31 May 2004

Common Sense and Computer Analysis

Common Sense and Computer Analysis:

By Heather Mac Donald
The Washington Post

Irrational paranoia about computer technology threatens to shut down an entire front in the war on terror.

A prestigious advisory panel has just recommended that the Defense Department get permission from a federal court any time it wants to use computer analysis on its own intelligence files. It would be acceptable, according to the panel, for a human agent to pore over millions of intelligence records looking for al Qaeda suspects who share phone numbers, say, and have traveled to terror haunts in South America. But program a computer to make that same search, declares the advisory committee, and judicial approval is needed, because computer analysis of intelligence databanks allegedly violates "privacy."

This nonsensical rule is the latest development in the escalating triumph of privacy advocacy over common sense. Unfortunately, the privacy crusade is jeopardizing national security as well.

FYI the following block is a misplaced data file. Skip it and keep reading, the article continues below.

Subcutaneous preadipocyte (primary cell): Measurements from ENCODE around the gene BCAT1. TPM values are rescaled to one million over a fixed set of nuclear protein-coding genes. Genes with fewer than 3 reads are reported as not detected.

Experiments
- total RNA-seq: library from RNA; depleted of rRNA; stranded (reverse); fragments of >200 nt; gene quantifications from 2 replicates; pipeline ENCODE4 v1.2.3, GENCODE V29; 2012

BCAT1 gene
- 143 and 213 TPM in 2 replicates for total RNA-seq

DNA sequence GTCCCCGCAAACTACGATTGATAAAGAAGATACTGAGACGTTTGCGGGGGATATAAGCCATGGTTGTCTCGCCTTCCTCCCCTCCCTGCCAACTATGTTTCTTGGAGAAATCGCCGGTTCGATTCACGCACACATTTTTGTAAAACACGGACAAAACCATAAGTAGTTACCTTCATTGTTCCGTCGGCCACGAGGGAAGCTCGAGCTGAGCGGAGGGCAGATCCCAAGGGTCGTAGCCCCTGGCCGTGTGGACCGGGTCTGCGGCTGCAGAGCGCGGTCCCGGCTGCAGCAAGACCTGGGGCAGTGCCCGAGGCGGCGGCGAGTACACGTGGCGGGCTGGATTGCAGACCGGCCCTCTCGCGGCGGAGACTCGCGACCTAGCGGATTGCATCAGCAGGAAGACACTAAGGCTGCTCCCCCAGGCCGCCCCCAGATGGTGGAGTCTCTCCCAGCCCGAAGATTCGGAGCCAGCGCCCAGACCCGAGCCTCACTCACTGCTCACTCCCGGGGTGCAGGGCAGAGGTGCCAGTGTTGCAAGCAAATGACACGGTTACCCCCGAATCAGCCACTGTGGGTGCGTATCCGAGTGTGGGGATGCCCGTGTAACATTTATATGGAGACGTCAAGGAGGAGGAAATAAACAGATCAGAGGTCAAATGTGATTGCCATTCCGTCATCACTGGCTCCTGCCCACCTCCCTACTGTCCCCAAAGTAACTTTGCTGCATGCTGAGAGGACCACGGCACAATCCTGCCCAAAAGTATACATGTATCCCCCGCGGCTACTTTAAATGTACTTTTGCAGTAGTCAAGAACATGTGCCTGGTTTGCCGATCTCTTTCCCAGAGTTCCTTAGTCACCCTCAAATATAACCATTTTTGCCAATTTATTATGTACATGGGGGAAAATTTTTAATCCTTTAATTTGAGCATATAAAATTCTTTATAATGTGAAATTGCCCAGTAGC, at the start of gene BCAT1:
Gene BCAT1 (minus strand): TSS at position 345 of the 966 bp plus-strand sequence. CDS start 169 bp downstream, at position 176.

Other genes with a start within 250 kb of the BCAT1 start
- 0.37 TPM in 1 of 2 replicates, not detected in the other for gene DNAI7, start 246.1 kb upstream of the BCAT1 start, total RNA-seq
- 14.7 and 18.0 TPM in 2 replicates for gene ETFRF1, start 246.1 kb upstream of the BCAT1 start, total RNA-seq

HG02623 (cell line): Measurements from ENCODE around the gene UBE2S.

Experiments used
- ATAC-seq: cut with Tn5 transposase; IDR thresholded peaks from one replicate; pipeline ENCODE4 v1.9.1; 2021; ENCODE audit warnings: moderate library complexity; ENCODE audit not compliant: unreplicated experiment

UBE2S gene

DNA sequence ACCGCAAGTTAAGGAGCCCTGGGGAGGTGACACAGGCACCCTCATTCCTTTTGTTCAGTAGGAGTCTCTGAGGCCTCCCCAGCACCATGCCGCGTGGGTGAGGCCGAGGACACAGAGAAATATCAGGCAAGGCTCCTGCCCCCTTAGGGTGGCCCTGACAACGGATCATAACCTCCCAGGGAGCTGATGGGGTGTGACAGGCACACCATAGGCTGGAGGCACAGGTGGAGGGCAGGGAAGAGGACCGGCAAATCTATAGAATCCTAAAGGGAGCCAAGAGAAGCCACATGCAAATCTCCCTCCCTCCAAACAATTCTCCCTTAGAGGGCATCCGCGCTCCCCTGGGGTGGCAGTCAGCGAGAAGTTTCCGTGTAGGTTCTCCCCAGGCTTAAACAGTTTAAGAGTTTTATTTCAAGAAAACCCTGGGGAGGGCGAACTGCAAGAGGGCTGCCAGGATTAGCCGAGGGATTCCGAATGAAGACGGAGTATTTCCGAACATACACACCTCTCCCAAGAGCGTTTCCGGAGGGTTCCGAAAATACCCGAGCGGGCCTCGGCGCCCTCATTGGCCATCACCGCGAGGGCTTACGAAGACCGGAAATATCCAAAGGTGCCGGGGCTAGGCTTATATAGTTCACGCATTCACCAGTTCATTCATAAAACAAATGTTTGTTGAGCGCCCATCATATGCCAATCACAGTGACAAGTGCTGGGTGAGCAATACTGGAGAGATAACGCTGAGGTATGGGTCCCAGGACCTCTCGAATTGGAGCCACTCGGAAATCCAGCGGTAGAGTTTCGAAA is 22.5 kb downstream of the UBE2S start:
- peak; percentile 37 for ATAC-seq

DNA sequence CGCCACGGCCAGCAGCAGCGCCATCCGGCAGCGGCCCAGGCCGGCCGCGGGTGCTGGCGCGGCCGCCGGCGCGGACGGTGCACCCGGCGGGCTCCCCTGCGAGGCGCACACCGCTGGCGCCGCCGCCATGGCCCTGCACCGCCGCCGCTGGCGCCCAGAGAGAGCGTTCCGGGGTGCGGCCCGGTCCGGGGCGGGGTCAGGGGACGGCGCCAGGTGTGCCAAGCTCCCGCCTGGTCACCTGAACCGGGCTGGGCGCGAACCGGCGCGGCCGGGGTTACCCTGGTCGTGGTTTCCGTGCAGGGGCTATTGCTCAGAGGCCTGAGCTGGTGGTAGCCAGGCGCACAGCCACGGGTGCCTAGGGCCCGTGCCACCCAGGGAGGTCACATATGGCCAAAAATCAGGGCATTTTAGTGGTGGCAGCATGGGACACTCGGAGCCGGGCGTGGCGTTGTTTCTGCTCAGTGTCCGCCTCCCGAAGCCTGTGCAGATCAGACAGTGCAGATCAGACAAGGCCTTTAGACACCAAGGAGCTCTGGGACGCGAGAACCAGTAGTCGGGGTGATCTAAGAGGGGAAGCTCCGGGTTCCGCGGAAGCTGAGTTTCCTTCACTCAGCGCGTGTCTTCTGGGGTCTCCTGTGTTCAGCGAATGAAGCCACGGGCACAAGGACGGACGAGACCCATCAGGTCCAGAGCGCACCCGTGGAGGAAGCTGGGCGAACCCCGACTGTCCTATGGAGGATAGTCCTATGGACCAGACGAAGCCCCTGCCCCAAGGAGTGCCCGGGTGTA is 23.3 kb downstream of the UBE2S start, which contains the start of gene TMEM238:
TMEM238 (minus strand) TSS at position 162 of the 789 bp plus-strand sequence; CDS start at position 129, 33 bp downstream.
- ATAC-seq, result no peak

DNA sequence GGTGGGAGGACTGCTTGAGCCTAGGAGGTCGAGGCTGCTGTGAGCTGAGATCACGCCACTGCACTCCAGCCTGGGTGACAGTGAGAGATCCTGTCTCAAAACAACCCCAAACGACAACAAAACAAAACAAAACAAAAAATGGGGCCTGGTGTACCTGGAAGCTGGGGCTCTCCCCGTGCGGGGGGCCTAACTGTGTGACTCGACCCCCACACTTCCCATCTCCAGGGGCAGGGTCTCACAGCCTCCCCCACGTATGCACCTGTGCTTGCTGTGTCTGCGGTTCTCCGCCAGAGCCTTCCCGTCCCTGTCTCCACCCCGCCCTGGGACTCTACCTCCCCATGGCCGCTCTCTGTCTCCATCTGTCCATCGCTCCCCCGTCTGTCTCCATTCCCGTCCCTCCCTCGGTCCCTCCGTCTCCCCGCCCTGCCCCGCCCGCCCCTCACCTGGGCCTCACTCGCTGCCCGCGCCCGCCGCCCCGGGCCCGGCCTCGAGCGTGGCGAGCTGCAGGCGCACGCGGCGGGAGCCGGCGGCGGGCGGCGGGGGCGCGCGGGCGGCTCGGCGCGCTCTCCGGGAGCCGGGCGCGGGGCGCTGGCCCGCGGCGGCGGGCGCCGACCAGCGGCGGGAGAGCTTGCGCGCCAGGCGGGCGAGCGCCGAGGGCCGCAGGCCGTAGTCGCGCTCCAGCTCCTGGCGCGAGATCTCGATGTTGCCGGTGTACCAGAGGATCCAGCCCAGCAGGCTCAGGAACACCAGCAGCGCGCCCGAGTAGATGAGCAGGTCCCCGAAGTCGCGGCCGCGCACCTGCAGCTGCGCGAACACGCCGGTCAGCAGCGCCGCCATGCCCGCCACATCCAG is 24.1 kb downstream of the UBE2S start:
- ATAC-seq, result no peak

The advisory committee's technophobia does not end with intelligence analysis. It would also require the defense secretary to give approval for, and certify the absolute necessity of, Google searches by intelligence agents. Even though any 12-year-old with a computer can freely surf the Web looking for Islamist chat rooms, defense analysts may not do so, according to the panel, without strict oversight.

The defense secretary should reject the panel's recommendations, which are based neither in logic nor in law. The government receives 126 million intelligence intercepts a day. Humans cannot possibly keep up with the intelligence tidal wave; anti-terror agents miss connections between suspects, places and events every day. Computer analysis of intelligence data is not merely optional, it is virtually required, for the government to have any hope of extracting evidence of terrorist activity from the tsunami of possibly relevant information. To demand a laborious court appeal every time the government wants to sift that data electronically would bring our intelligence efforts to a halt, and leave us vulnerable to the next terror attack.

The writer is a fellow at the Manhattan Institute.

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